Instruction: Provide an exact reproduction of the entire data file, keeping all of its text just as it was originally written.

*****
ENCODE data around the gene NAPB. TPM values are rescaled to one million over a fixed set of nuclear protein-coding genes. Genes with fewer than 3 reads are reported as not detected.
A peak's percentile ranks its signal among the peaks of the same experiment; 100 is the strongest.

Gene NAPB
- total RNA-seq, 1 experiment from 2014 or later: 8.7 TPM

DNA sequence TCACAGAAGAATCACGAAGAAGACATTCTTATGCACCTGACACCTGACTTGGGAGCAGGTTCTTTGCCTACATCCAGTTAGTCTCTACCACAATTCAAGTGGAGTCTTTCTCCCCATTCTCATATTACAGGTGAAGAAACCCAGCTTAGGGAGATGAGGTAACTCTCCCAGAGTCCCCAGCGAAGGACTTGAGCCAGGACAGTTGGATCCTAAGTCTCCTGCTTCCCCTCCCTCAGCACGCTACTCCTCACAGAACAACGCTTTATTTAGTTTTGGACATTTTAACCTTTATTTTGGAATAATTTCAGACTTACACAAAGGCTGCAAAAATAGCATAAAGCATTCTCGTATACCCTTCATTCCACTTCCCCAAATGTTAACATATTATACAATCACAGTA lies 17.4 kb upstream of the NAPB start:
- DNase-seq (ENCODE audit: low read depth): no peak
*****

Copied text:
ENCODE data around the gene NAPB. TPM values are rescaled to one million over a fixed set of nuclear protein-coding genes. Genes with fewer than 3 reads are reported as not detected.
A peak's percentile ranks its signal among the peaks of the same experiment; 100 is the strongest.

Gene NAPB
- total RNA-seq, 1 experiment from 2014 or later: 8.7 TPM

DNA sequence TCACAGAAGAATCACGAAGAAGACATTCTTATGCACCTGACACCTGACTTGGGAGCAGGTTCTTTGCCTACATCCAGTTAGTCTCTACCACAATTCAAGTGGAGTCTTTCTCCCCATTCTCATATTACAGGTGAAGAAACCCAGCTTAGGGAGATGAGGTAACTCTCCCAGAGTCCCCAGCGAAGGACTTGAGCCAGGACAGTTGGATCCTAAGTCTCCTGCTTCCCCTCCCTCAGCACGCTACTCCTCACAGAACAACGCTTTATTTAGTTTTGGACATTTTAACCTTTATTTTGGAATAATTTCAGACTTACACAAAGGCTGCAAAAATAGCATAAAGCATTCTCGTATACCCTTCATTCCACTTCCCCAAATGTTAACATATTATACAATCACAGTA lies 17.4 kb upstream of the NAPB start:
- DNase-seq (ENCODE audit: low read depth): no peak